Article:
Transitions in agro-pastoralist systems of East Africa: Impacts on food security and poverty
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Rufino, M.C., Thornton, P.K., Ng’ang’a, S.K., Mutie, I., Jones, P.G., Wijk, M.T. van and Herrero, M. 2013. Transitions in agro-pastoralist systems of East Africa: Impacts on food security and poverty. Agriculture, Ecosystems & Environment 179: 215-230.
Permanent link to cite or share this item: https://hdl.handle.net/10568/33792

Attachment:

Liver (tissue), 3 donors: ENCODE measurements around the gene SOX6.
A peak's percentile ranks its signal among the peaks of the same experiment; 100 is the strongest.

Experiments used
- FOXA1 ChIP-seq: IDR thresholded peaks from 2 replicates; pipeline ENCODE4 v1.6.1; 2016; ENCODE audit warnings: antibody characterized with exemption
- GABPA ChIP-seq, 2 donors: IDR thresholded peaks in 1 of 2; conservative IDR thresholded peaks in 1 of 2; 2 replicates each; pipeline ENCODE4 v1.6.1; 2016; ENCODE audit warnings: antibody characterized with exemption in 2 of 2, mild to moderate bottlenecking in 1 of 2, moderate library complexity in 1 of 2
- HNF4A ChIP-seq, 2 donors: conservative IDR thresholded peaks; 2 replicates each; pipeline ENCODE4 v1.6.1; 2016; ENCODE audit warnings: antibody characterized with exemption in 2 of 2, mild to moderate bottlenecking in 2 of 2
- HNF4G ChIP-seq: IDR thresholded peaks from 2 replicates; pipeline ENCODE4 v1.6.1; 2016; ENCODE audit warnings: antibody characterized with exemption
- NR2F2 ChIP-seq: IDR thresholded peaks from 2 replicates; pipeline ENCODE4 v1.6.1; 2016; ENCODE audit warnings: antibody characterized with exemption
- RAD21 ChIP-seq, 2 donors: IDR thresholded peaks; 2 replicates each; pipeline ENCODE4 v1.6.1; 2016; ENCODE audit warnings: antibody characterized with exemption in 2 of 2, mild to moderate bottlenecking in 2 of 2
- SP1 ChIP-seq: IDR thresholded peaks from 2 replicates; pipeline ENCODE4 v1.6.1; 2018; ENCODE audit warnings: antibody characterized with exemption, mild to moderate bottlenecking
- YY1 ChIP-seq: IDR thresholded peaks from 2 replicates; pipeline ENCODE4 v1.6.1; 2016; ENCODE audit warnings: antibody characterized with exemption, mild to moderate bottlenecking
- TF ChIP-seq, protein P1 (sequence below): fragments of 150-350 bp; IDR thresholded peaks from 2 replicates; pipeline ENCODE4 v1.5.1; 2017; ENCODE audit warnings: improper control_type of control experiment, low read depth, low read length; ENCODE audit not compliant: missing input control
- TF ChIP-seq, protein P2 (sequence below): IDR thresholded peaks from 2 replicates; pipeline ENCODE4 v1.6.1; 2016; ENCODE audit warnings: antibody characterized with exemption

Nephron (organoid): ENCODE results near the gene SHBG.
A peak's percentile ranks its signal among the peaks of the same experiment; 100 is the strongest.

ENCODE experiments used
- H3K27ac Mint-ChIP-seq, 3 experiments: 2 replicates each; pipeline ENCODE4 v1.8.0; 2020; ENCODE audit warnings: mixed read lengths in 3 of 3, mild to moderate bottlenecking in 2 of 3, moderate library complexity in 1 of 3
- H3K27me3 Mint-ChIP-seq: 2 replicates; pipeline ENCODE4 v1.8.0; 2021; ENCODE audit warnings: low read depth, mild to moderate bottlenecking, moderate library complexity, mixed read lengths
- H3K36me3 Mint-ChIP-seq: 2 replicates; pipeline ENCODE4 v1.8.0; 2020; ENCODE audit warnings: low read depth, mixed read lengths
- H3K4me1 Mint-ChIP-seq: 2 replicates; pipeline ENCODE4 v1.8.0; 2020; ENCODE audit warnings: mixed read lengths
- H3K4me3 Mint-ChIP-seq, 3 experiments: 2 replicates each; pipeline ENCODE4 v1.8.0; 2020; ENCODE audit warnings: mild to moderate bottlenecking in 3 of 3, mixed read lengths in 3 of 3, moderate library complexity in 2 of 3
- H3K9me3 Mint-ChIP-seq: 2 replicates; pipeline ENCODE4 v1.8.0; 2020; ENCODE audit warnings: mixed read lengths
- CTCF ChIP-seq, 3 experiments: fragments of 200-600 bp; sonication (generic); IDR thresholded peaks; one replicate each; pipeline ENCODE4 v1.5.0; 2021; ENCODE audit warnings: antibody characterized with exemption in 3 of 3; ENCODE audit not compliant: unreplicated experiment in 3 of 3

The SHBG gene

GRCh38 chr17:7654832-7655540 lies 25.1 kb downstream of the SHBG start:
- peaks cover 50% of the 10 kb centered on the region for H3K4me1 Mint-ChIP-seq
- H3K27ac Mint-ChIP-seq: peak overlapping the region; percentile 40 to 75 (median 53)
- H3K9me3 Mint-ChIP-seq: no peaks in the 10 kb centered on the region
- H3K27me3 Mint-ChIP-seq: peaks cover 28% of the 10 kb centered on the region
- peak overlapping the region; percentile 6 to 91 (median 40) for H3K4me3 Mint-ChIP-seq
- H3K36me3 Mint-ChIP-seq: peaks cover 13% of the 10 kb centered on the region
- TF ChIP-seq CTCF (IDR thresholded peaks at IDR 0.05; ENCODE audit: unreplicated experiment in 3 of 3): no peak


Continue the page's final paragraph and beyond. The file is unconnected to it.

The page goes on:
Climate-induced livelihood transitions in the agricultural systems of Africa are increasingly likely. There is limited evidence on what such transitions might look like. We carried out fieldwork in 12 sites in Kenya, Tanzania and Uganda to understand changes in farming systems in the recent past, and to test the hypothesis that sedentary farmers in zones that may become warmer and drier in the future may be forced to increase their reliance on livestock vis-à-vis cropping in the future. We estimated the contribution of crop and livestock activities to incomes, food security and poverty. Householders were asked how to adapt farming in the future. We found no direct evidence for the hypothesised extensification of production across study sites. Human diets have changed considerably in the last 40 years, as cropping has been taken up by increasing numbers of pastoral households, even in marginal places. Maize and legumes predominate, but some householders are increasing their crop and diet diversity, particularly in locations with annual rainfall higher than 800 mm. At all sites people want more livestock. Food insecurity is common at all sites with an annual rainfall of 800 mm or less, and critical levels are seen at sites with <700 mm. Households are self-sufficient in securing adequate dietary energy from food production in 7 of the 12 sites, all with rainfall higher than 800 mm. Although many householders have some knowledge about drought-tolerant crops, few cultivate millet, sorghum and cassava. Policies aimed at increasing the consumption of cassava, sorghum, millet and pigeon pea could be highly beneficial for future food security in the region. Vulnerability in the drier locations is already high, and policies should support safety nets and market and infrastructural development. Households in the wetter areas need to manage risk and to increase crop productivity. A critical requirement is knowledge transfer concerning the growing and utilisation of unfamiliar and untraditional crops.
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